Matthew Swegles, senior vice president of investments, Raymond James, agrees. “The older you get, the more important it is to share that plan with family. A lot of times we have clients write a letter explaining what they did and why. Some clients don’t want to share the information, but make the list, put it in the safe deposit box and tell the bank they’re the successor.”

 

Saving for Retirement and Beyond

Ralph Koss is senior vice president of Investments for Raymond James. He’s been a financial advisor more than 25 years. “Be prepared to live without a pension,” said Koss. “We’re going to have to save for our own retirement. Understand what you’re going to need to live on in retirement and know your number—everyone’s number is different.

Retirement planning is a lot more than just a pie-in-the-sky dollar amount you think you’ll need. When planning retirement, think about retirement age, average life span, debt, including monthly bills, savings, quality of life and more.

“When should you start saving? Yesterday,” said Swegles. “It used to be ‘30 and out.’ Now it’s ‘out and 30.’ Think about 30 years without a paycheck.”

To get started, a financial planner or trusted banker can help point out the right direction.

“There’s not a guaranteed way, but what you need is a developed plan,” advises Amy Persyn, marketing director, first vice president, First State Bank. “To pay everyday bills, make sure you have a checking account that works for you. You want to fund it enough so you don’t have to worry about overdrafts.

“Then your next step is your savings,” continued Persyn. “What most people don’t do is create an emergency savings. So, they end up accessing their long-term savings.”

Swegles concurs. “I often dissuade them from hitting a magic number. Each plan is going to be different based on the goals of that person. Those generalities are going to get some folks in trouble,” he said. “We work specific to the client. We write the plan from the get-go and then we check in on that progress and make adjustments along the way.”

“…in this world nothing can be said to be certain, except death and taxes.” Benjamin Franklin said it, and it’s the hard truth.

While inevitable, perhaps the most unsettling aspect of planning for the future is pre-planning a funeral. But, at the end of a life, family and friends are numb and grieving. One of the best gifts a person can give is to have those funeral arrangements in place.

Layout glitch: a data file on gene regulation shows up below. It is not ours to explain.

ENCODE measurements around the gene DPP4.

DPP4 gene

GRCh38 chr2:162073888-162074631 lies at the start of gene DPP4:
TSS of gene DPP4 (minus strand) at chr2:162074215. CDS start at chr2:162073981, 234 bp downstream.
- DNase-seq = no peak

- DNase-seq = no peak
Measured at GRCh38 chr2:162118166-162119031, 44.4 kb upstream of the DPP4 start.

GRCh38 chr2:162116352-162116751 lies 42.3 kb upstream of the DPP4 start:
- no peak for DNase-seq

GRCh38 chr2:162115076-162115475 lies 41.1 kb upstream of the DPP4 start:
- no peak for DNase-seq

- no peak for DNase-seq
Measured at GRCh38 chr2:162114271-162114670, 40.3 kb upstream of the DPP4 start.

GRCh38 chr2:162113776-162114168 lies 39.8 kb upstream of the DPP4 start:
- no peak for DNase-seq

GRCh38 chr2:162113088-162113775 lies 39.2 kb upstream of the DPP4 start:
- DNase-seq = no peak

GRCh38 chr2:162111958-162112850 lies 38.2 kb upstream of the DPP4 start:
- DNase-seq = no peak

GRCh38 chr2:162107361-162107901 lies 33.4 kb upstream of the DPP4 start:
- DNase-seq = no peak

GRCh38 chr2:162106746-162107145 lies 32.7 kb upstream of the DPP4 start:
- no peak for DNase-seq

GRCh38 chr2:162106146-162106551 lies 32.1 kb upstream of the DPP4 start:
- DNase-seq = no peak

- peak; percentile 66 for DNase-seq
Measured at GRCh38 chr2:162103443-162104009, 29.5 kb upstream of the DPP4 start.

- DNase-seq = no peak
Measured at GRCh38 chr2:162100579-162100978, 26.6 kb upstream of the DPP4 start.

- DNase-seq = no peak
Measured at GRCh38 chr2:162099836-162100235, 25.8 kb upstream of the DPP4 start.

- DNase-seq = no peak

Sarah Lee, owner, Lee Ellena Funeral Home, advises pre-planning. “It’s very much like planning a wedding. What do you envision to be this rite of passage? What message do you want to give? Preplanning a funeral is the missing piece in the portfolio. We have to figure out the practical. The main thing is getting educated.”

Funeral directors can help guide individuals find the most appropriate service, help decide what is to be done with the body and even work on choosing any merchandise for final arrangements. “You can pay up front, or on time. It’s in your investment portfolio. When you die, the family has the contract, and everything is put into place,” said Lee.

Still uncomfortable? Think of it like Lee, “For the people who did plan, it is great for the people who are there. It’s kind of like their light and energy are around them.”

It’s only uncomfortable if you make it that way.

When it comes to planning for the future, it’s important to think practically first, emotionally second. By having a plan in place, the documents to support it and the person to execute it when it’s time, you’re giving your family, and yourself, a great gift.

Swegles sums it up, “I try my best to hit the parents with the fact that at some point, all of your kids are going to know how it transpired. What can you do now to help them get along after you’re gone?”